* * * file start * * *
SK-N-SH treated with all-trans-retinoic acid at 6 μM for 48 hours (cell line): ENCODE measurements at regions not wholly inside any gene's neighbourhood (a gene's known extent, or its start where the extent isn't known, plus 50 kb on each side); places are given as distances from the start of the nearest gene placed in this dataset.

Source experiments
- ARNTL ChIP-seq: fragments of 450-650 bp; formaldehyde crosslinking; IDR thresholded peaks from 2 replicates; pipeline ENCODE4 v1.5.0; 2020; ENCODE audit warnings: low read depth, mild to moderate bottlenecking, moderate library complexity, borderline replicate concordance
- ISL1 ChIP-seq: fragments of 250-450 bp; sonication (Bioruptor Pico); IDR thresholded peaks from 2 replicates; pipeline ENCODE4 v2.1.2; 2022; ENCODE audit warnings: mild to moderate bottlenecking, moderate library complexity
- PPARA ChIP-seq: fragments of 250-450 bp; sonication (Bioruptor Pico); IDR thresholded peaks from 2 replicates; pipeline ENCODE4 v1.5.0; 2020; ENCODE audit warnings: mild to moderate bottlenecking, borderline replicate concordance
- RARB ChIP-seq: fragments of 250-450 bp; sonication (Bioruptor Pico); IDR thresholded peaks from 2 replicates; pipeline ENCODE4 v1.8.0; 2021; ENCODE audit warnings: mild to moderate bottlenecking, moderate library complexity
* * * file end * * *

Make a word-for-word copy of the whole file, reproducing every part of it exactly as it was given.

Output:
SK-N-SH treated with all-trans-retinoic acid at 6 μM for 48 hours (cell line): ENCODE measurements at regions not wholly inside any gene's neighbourhood (a gene's known extent, or its start where the extent isn't known, plus 50 kb on each side); places are given as distances from the start of the nearest gene placed in this dataset.

Source experiments
- ARNTL ChIP-seq: fragments of 450-650 bp; formaldehyde crosslinking; IDR thresholded peaks from 2 replicates; pipeline ENCODE4 v1.5.0; 2020; ENCODE audit warnings: low read depth, mild to moderate bottlenecking, moderate library complexity, borderline replicate concordance
- ISL1 ChIP-seq: fragments of 250-450 bp; sonication (Bioruptor Pico); IDR thresholded peaks from 2 replicates; pipeline ENCODE4 v2.1.2; 2022; ENCODE audit warnings: mild to moderate bottlenecking, moderate library complexity
- PPARA ChIP-seq: fragments of 250-450 bp; sonication (Bioruptor Pico); IDR thresholded peaks from 2 replicates; pipeline ENCODE4 v1.5.0; 2020; ENCODE audit warnings: mild to moderate bottlenecking, borderline replicate concordance
- RARB ChIP-seq: fragments of 250-450 bp; sonication (Bioruptor Pico); IDR thresholded peaks from 2 replicates; pipeline ENCODE4 v1.8.0; 2021; ENCODE audit warnings: mild to moderate bottlenecking, moderate library complexity